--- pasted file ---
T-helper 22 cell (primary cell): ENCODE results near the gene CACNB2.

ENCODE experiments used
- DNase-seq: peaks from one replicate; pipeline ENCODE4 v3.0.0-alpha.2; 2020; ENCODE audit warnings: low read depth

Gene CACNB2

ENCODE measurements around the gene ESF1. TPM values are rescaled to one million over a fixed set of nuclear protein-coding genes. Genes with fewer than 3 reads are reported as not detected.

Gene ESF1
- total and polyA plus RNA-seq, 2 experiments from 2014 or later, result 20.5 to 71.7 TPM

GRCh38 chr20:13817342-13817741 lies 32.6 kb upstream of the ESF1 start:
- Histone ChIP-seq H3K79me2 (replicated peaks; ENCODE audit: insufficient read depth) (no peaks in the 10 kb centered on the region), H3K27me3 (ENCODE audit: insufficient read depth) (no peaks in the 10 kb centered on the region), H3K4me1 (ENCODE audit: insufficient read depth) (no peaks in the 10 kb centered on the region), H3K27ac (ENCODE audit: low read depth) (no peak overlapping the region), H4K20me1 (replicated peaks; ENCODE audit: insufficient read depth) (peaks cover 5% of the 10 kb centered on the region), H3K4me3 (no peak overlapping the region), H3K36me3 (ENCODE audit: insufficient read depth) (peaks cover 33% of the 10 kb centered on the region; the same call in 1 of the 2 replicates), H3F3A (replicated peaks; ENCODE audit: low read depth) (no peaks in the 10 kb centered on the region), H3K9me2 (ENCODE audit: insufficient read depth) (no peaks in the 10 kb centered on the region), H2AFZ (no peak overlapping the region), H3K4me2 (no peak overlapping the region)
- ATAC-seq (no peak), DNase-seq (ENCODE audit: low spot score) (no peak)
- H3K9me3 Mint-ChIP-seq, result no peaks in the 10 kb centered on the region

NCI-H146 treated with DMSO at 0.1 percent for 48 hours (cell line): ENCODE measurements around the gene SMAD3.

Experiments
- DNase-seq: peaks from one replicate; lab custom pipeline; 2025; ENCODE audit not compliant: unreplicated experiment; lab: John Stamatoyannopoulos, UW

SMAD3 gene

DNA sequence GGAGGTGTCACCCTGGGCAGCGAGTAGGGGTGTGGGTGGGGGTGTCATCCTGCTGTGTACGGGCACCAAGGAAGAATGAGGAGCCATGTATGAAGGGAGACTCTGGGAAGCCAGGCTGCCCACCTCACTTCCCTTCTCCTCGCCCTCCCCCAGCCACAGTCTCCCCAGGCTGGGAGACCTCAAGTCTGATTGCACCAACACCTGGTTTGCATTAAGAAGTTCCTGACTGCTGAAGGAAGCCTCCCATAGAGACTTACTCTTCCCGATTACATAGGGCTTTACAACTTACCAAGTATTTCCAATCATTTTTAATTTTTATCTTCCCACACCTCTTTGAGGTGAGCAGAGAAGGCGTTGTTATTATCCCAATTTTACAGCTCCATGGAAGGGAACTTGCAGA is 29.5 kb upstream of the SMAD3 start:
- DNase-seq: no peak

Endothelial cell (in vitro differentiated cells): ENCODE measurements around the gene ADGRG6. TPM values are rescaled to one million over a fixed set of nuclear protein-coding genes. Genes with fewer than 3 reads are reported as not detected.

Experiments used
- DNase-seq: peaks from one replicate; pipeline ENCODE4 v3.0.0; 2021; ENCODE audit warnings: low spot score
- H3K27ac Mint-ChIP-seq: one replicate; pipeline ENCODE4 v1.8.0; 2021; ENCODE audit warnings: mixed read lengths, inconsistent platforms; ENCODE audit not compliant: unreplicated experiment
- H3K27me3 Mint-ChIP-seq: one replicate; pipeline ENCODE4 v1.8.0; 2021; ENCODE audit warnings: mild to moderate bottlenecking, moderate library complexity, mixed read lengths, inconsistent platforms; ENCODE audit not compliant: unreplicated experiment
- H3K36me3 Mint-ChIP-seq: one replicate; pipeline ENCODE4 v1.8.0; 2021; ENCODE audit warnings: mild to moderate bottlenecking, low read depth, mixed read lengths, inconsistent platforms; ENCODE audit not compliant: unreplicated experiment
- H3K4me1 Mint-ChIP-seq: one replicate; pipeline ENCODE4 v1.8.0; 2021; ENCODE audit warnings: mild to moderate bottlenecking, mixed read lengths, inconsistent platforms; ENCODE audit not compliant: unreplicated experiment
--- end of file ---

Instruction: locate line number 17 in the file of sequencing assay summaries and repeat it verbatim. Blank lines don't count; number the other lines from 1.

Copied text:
- DNase-seq: no peak